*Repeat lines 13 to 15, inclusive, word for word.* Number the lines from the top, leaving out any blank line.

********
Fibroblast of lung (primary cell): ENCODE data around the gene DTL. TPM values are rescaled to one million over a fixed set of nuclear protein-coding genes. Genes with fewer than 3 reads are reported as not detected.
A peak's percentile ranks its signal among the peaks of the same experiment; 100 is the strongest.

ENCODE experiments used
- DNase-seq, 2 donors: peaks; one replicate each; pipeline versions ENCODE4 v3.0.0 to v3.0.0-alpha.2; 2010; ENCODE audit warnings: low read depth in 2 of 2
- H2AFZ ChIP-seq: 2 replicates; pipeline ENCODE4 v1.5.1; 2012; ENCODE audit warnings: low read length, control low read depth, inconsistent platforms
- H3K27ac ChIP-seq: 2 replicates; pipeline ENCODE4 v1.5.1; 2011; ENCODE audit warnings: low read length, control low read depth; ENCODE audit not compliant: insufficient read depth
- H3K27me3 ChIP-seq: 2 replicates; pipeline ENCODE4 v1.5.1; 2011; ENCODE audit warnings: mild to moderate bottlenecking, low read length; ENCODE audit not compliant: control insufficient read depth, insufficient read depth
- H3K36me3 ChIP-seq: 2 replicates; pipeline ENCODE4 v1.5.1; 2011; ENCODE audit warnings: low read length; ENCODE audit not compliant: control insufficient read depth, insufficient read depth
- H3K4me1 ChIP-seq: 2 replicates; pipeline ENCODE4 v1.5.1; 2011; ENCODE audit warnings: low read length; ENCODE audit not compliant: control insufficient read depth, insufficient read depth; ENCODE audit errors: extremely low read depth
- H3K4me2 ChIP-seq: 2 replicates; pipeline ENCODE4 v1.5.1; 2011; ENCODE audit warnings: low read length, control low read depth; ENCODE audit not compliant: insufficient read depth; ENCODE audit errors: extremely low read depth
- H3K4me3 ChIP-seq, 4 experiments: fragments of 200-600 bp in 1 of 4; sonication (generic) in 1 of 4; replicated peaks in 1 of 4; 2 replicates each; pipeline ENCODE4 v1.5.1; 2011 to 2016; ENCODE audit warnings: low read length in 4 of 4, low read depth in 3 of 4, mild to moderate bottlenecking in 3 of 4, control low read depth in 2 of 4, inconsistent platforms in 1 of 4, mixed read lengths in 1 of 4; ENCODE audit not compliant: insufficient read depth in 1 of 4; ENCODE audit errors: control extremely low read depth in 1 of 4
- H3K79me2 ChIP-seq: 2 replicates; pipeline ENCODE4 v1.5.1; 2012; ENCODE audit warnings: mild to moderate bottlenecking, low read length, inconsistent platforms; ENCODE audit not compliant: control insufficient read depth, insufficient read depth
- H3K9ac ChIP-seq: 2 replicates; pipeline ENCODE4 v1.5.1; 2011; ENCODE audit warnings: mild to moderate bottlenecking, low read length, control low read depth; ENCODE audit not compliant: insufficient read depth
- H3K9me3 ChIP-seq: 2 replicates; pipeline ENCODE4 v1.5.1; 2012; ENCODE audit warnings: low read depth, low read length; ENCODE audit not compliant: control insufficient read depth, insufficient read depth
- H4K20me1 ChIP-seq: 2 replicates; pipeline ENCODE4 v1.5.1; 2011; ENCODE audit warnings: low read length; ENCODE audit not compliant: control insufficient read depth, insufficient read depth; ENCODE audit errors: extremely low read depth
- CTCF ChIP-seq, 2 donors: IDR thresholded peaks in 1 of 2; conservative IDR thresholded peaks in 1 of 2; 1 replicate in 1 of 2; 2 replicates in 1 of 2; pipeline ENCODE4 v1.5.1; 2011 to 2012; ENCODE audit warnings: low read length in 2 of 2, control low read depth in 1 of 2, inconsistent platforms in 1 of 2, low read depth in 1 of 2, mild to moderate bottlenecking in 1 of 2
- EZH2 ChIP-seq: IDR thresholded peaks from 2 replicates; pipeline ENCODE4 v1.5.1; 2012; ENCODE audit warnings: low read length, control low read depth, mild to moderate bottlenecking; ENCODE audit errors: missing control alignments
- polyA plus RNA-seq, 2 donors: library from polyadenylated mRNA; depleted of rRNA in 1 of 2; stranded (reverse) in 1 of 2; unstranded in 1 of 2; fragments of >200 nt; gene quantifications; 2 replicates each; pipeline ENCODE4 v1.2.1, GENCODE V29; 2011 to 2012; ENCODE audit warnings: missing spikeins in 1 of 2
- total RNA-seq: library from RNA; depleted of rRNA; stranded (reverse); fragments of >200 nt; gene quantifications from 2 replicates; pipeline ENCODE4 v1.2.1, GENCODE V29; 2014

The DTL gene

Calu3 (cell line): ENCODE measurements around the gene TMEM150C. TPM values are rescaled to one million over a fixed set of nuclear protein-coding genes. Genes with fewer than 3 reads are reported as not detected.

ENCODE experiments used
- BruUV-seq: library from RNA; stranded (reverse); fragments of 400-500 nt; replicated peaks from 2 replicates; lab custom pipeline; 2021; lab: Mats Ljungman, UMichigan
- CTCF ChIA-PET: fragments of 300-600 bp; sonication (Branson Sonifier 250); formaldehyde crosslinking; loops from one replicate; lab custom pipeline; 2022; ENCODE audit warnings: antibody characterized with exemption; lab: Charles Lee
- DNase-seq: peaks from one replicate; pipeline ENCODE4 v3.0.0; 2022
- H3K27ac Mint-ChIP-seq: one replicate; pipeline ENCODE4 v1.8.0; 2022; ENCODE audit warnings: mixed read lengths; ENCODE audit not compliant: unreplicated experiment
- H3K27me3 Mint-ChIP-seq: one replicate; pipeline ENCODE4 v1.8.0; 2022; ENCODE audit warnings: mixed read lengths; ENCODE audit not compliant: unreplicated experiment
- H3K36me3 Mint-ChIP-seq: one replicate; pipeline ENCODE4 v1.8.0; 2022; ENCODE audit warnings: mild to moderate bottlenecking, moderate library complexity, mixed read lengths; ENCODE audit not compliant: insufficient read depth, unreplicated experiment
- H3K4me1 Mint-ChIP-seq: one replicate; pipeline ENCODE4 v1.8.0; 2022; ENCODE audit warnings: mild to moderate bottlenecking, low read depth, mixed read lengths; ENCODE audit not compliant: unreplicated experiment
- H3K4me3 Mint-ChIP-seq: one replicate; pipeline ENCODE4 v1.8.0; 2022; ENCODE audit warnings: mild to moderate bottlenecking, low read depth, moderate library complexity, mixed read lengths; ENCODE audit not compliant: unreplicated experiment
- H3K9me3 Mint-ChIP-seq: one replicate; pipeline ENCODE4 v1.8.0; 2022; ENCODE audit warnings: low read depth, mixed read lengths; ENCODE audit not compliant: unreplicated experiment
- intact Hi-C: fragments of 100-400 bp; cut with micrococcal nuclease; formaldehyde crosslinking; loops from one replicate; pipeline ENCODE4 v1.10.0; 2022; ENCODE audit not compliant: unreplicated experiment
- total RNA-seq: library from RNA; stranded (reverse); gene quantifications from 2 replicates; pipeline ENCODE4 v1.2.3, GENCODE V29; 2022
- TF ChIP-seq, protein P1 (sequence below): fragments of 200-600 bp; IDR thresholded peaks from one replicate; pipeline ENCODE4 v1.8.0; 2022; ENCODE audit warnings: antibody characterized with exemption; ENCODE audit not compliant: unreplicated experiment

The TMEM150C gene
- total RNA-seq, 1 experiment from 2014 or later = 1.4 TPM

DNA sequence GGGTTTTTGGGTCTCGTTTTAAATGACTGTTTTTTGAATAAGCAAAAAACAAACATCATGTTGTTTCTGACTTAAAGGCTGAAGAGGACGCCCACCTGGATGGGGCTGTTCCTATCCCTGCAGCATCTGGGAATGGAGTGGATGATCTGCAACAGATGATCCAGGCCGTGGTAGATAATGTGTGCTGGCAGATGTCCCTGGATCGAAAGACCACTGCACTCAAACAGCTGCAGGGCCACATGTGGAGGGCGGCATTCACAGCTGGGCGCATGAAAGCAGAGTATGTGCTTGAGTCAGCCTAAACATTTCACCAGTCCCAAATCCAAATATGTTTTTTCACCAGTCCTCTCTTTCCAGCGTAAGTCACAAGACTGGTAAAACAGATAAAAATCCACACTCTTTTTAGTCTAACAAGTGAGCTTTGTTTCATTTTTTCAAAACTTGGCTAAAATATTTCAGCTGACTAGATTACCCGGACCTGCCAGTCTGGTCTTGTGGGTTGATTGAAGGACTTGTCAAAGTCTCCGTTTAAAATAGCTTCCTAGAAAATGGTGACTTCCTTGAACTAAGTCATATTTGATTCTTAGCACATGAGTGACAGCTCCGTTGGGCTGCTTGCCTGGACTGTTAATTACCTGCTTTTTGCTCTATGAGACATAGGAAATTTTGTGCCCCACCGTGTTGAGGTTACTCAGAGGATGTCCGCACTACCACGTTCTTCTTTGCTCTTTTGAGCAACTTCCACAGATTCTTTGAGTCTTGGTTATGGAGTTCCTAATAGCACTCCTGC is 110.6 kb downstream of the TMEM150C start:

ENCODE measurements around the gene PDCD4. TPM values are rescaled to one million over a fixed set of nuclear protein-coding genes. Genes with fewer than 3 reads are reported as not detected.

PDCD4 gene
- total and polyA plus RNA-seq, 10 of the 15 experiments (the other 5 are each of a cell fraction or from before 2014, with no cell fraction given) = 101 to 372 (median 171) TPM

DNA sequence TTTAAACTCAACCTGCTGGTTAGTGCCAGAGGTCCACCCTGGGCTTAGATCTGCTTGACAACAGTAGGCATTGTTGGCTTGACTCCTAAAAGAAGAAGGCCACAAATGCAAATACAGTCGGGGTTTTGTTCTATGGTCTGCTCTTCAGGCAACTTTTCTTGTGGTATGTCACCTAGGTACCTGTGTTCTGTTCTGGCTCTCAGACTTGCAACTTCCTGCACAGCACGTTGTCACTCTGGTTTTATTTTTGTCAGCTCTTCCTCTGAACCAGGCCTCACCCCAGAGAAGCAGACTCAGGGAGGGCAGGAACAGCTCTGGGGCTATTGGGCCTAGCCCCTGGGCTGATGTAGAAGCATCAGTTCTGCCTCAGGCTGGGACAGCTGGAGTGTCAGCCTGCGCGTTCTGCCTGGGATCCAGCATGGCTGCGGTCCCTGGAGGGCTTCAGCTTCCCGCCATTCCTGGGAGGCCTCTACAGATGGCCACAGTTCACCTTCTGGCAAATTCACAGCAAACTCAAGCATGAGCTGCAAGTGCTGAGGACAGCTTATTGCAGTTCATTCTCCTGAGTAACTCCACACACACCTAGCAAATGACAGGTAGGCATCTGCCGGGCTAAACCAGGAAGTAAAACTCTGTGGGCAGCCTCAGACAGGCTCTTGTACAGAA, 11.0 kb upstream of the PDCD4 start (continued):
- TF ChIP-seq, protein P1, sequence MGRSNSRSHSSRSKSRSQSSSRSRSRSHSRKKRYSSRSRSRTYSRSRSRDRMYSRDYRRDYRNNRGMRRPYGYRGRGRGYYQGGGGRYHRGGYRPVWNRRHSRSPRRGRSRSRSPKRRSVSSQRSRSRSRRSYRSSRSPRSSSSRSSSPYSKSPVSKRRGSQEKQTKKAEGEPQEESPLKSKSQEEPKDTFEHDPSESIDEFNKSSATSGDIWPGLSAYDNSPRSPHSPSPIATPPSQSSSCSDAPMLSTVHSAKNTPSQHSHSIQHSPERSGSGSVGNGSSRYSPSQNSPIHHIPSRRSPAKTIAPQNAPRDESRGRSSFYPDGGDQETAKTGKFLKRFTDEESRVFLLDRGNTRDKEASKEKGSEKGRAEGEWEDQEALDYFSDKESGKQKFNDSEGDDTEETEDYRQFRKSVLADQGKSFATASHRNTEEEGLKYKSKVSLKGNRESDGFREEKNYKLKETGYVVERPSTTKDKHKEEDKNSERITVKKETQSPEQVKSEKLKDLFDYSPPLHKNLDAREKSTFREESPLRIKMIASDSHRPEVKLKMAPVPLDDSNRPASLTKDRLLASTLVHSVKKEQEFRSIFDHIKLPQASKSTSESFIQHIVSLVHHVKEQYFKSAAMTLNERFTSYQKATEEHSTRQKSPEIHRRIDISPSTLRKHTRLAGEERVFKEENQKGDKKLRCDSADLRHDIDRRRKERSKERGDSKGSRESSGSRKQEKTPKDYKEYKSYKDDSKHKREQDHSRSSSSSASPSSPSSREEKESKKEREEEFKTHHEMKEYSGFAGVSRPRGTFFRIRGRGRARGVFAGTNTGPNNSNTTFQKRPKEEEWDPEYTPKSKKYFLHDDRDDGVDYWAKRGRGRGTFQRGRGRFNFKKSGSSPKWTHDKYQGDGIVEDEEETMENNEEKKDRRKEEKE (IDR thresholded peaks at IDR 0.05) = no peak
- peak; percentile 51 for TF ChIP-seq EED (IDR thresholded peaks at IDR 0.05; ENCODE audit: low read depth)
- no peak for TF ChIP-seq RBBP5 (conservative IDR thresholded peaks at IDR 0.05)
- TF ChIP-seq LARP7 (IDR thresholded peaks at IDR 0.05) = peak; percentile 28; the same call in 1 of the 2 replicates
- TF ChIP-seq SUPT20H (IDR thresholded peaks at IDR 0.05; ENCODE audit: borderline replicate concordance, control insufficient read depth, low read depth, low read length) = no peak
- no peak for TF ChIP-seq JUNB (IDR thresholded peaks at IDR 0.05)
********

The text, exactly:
- H3K9ac ChIP-seq: 2 replicates; pipeline ENCODE4 v1.5.1; 2011; ENCODE audit warnings: mild to moderate bottlenecking, low read length, control low read depth; ENCODE audit not compliant: insufficient read depth
- H3K9me3 ChIP-seq: 2 replicates; pipeline ENCODE4 v1.5.1; 2012; ENCODE audit warnings: low read depth, low read length; ENCODE audit not compliant: control insufficient read depth, insufficient read depth
- H4K20me1 ChIP-seq: 2 replicates; pipeline ENCODE4 v1.5.1; 2011; ENCODE audit warnings: low read length; ENCODE audit not compliant: control insufficient read depth, insufficient read depth; ENCODE audit errors: extremely low read depth